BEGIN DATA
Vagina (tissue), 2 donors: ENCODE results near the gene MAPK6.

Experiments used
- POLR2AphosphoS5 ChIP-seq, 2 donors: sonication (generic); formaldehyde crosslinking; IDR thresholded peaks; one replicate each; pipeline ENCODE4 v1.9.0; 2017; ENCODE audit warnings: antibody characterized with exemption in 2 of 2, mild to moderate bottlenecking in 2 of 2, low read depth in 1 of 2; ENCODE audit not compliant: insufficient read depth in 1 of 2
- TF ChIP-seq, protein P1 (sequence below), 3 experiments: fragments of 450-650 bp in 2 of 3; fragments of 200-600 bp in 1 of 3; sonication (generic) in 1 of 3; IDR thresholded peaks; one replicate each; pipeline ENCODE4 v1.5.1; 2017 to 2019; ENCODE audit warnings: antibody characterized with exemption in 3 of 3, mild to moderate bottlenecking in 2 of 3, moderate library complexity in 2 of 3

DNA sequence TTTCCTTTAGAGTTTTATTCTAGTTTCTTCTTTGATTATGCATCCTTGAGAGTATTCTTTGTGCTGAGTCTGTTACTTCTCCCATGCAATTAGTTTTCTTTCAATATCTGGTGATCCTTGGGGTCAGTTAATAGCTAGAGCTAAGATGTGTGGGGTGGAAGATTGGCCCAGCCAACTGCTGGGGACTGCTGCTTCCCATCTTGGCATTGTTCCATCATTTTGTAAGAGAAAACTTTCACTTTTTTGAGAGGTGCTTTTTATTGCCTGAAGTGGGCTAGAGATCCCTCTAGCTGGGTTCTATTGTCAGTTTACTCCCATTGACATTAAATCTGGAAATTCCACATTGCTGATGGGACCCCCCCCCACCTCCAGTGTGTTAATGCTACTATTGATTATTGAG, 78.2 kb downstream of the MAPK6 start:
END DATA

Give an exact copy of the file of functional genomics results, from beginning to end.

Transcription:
Vagina (tissue), 2 donors: ENCODE results near the gene MAPK6.

Experiments used
- POLR2AphosphoS5 ChIP-seq, 2 donors: sonication (generic); formaldehyde crosslinking; IDR thresholded peaks; one replicate each; pipeline ENCODE4 v1.9.0; 2017; ENCODE audit warnings: antibody characterized with exemption in 2 of 2, mild to moderate bottlenecking in 2 of 2, low read depth in 1 of 2; ENCODE audit not compliant: insufficient read depth in 1 of 2
- TF ChIP-seq, protein P1 (sequence below), 3 experiments: fragments of 450-650 bp in 2 of 3; fragments of 200-600 bp in 1 of 3; sonication (generic) in 1 of 3; IDR thresholded peaks; one replicate each; pipeline ENCODE4 v1.5.1; 2017 to 2019; ENCODE audit warnings: antibody characterized with exemption in 3 of 3, mild to moderate bottlenecking in 2 of 3, moderate library complexity in 2 of 3

DNA sequence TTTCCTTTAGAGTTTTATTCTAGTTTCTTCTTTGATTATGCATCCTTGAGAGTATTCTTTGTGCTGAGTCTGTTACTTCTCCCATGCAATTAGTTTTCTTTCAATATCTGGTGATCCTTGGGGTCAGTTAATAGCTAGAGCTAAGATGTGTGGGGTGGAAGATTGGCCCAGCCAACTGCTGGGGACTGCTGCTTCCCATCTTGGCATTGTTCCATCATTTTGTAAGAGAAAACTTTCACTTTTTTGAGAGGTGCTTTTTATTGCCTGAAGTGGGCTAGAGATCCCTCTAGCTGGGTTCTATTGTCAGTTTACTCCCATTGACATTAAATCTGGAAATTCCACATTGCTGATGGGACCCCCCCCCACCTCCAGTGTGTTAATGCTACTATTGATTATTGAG, 78.2 kb downstream of the MAPK6 start: